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From ready-to-wear to haute couture, these French designers have made a huge impact on the international fashion industry, both in the past and present. Culture Trip brings you seven French fashion designers you should know.
Power suits, leather mask and futuristic armor – yes, that’s him, Thierry Mugler. The brand came under public scrutiny in the 1980s, after creating quite a stir with their ‘sexist fantasies,’ and went down quickly, resulting in its disappearance from the fashion world for many years. Today, Mugler is mainly known for designing costumes for Cirque du Soleil and Beyonce’s ‘I am…’ tour. Mugler’s top-selling Angel Fragrance also contributes in some part to his fame.
Paco Rabanne is another French designer who started his career in costume design. After some collaborations with Dior, Givenchy and Balenciaga, Rabanne became known by the public for designing the costumes for the science-fiction film Barbarella. He eventually founded his own brand, and although he has had many ups and downs throughout his history in the fashion world, he remains one of the lead innovators of the ‘bohemian chic’ look in France.
Although born in Italy, Paris-raised Maria ‘Nina’ Ricci founded her own fashion house with her son Robert Ricci in 1923 at the age of 49, after 20 years of working as a designer and business partner at the French design house of Raffin. The Nina Ricci brand grew rapidly throughout the 1930s, known not only for ready-to-wear, but also for leather goods and fashion accessories. In 1949, she launched the perfume called ‘L’air du temps’ which remains the brand’s most famous product.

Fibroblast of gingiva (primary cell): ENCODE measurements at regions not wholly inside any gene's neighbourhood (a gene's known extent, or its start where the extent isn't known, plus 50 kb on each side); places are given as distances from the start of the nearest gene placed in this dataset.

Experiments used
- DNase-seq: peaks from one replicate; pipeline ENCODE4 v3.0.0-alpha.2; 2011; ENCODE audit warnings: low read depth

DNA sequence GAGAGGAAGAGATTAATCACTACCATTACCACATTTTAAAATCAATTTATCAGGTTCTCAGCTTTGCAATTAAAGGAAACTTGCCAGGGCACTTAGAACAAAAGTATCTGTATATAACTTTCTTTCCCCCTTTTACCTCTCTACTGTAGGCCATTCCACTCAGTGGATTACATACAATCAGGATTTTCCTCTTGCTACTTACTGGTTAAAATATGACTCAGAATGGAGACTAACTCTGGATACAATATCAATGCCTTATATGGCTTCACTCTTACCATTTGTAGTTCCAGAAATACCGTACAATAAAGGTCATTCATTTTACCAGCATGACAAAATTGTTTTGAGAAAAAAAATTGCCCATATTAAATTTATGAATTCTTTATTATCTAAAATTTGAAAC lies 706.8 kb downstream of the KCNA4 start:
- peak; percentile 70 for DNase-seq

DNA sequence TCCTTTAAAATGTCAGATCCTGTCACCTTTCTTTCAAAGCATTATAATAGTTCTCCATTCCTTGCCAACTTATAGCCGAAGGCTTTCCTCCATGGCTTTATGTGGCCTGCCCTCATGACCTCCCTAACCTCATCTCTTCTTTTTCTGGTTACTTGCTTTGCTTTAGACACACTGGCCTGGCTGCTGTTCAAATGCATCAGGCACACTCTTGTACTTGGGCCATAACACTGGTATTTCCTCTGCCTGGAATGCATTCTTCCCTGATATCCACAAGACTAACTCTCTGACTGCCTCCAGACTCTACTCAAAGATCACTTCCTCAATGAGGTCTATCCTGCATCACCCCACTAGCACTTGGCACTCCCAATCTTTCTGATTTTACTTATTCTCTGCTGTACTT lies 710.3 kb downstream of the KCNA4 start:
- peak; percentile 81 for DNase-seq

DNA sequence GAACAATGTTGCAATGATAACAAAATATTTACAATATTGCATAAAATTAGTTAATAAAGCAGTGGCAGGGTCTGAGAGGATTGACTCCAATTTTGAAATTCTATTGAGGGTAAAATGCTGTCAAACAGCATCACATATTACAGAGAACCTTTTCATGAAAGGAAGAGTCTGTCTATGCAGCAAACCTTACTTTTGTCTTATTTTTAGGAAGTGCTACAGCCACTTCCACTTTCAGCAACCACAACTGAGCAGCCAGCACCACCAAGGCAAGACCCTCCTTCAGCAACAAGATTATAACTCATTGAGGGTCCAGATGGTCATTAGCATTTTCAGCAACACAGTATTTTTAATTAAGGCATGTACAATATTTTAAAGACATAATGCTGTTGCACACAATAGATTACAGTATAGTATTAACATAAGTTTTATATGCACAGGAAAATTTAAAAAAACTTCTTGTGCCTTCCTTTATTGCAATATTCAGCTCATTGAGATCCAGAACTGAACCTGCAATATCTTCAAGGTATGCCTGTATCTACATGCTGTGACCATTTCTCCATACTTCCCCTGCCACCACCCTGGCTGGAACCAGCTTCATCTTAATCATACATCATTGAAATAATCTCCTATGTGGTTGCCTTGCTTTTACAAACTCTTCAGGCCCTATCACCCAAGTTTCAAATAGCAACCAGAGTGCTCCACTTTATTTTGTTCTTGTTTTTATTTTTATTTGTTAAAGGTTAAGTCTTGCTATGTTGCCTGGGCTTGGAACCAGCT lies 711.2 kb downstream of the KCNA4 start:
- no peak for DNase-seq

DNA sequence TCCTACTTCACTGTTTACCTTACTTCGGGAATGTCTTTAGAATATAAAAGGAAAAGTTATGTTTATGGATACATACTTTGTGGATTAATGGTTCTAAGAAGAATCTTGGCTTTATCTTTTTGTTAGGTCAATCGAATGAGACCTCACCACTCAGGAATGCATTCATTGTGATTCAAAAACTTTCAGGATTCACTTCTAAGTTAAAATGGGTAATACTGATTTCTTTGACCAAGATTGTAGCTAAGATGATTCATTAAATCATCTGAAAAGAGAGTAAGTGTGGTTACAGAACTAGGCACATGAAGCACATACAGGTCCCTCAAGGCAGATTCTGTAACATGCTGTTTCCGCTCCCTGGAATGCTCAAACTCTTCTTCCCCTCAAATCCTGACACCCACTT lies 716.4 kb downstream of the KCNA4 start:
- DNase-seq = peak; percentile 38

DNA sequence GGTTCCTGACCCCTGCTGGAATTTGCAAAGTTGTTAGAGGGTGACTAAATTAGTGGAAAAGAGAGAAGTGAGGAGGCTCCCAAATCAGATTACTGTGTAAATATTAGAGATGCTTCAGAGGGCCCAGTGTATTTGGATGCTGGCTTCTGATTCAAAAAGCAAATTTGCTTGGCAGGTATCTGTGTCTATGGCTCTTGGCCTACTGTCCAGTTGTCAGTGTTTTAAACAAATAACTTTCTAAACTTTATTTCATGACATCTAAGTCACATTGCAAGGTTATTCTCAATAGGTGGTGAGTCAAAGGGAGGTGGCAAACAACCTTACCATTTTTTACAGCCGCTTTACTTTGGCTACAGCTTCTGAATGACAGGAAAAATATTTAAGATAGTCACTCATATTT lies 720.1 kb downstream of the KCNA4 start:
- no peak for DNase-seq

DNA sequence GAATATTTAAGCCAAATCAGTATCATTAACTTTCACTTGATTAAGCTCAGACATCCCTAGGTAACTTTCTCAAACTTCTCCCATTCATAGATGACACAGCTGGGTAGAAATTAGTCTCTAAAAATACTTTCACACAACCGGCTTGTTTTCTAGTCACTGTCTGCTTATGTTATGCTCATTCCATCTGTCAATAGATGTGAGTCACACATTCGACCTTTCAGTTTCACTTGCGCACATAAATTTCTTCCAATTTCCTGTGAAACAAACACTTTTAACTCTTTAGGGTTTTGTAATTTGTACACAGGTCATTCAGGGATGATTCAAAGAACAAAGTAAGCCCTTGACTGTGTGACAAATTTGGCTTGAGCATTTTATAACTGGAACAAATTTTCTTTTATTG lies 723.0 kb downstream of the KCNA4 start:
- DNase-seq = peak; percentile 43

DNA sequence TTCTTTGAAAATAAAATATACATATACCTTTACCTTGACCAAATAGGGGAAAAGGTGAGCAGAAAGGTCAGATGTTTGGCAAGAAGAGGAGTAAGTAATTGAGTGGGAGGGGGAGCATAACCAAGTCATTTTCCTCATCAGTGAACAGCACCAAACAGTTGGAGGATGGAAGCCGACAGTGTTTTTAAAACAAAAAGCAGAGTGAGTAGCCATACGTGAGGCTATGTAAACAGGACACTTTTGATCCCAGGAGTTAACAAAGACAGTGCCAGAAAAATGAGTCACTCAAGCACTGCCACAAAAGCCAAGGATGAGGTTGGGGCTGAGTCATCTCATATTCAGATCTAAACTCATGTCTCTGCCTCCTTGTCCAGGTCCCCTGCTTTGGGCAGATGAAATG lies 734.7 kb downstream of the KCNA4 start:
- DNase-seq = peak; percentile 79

Born in 1952 to a clerk and an accountant, Jean-Paul Gaultier had no formal training as a clothing designer, but in spite of this, he sent his sketches to many well-known brands. His talent was recognized by the famous Pierre Cardin, and he was hired to be an assistant in 1970. His most well-known garment is probably the ‘cone bra’ that Madonna wore on tour during the 1990s. Gaultier recently announced during the spring/summer 2015 Fashion Week that he is going stop making ready-to-wear clothing and instead will focus on haute couture.
Le Smoking! There is no way one can remember Yves Saint Laurent without a reference to the legendary Le Smoking suit. The designer entered the fashion world very early, and at the age of 21 he became the head designer at Dior. He gave the brand a spectacular come-back in spring 1958, saving the enterprise from financial breakdown. Sadly, Saint Laurent was diagnosed with brain cancer and passed away in 2008. Before his death, he was given the title of Grand Officier in the Légion d’Honneur (Legion of Honor). He was presented the award by then-president Nicolas Sarkozy who said, “You have made fashion for 40 years, but during this time you have not only constructed a work of art, but a piece of society, and that demands our respect.”
If his successor, Yves Saint Laurent, is known for creating the woman’s tuxedo, the founder of Dior fashion house, Christian Dior, is known for his revolution in women’s dress with ‘the New Look,’ which brought Paris back its status as a fashion capital. By 1949, Dior’s clothes made up a total of 5% of France’s exports, with many celebrities becoming his customers, including Eva Perón and Ava Gardner. Despite his sudden death in 1957, the brand is still expanding and is known as one the most respected names in the industry.
Coco Chanel is known as one of the most influential fashion designers of the 20th century. Her designs liberated women from corsets and brought them the freedom they needed; some consider her to be one of the first well-known feminist designers. Chanel is also known for putting great effort into her business and by gaining attention for both her professional and social life. In 1970, her net worth was an estimated $19 billion (equivalent to $188 today), making her one of the richest women on Earth. Her fashion house, now led by Karl Lagerfeld, is no doubt the most renowned fashion house in the world.